16. 16.
    Gimelli A, Schneider-Eicke J, Neglia D, Sambuceti G, Giorgetti A, Bigalli G, et al. Homogeneously reduced versus regionally impaired myocardial blood flow in hypertensive patients: two different patterns of myocardial perfusion associated with degree of hypertrophy. J Am Coll Cardiol. 1998;31:366–73.CrossRefPubMedGoogle Scholar
  17. 17.
    Uren NG, Crake T, Lefroy DC, de Silva R, Davies GJ, Maseri A. Reduced coronary vasodilator function in infarcted and normal myocardium after myocardial infarction. N Engl J Med. 1994;331:222–7.CrossRefPubMedGoogle Scholar
  18. 18.
    Geshi T, Nakano A, Uzui H, Okazawa H, Yonekura Y, Ueda T, et al. Relationship between impaired microvascular function in the non-infarct-related area and left-ventricular remodeling in patients with myocardial infarction. Int J Cardiol. 2008;126:366–73.CrossRefPubMedGoogle Scholar
  19. 19.
    Goto T, Ohte N, Miyabe H, Mukai S, Sakata S, Hayano J, et al. Tl-201 washout rate in remote normal regions in patients with prior myocardial infarction and left ventricular remodeling. J Nucl Cardiol. 2005;12:179–85.CrossRefPubMedGoogle Scholar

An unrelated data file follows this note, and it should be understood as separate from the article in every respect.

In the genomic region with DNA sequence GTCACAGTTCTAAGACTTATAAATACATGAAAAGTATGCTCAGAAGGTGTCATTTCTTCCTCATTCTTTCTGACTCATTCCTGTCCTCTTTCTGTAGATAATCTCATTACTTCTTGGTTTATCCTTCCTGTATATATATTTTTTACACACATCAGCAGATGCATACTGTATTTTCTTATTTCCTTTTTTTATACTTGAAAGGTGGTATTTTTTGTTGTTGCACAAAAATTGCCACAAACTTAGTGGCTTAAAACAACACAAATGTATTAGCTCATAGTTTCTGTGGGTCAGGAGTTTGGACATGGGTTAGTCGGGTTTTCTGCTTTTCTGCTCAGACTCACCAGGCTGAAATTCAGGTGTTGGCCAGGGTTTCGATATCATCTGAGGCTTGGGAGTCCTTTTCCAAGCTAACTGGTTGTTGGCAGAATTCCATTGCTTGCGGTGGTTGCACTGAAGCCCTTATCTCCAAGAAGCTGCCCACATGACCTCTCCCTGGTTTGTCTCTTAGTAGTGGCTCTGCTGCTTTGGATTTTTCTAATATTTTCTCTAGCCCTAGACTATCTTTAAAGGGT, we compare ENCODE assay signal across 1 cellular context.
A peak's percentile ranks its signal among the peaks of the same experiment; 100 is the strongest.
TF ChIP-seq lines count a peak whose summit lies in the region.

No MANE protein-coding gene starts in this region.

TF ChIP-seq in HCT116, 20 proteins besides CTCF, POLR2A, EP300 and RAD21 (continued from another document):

20. 20.
    Ohte N, Kurokawa K, Iida A, Narita H, Akita S, Yajima K, et al. Myocardial oxidative metabolism in remote normal regions in the left ventricles with remodeling after myocardial infarction: effect of beta-adrenoceptor blockers. J Nucl Med. 2002;43:780–5.PubMedGoogle Scholar
  21. 21.
    Vinereanu D, Ionescu A, Fraser AG. Assessment of left ventricular long axis contraction can detect early myocardial dysfunction in asymptomatic patients with severe aortic regurgitation. Heart. 2001;85:30–6.CrossRefPubMedGoogle Scholar
  22. 22.
    Vinereanu D, Nicolaides E, Tweddel AC, Mädler CF, Holst B, Boden LE, et al. Subclinical left ventricular dysfunction in asymptomatic patients with type 2 diabetes mellitus, related to serum lipids and glycated haemoglobin. Clin Sci. 2003;105:591–9.CrossRefPubMedGoogle Scholar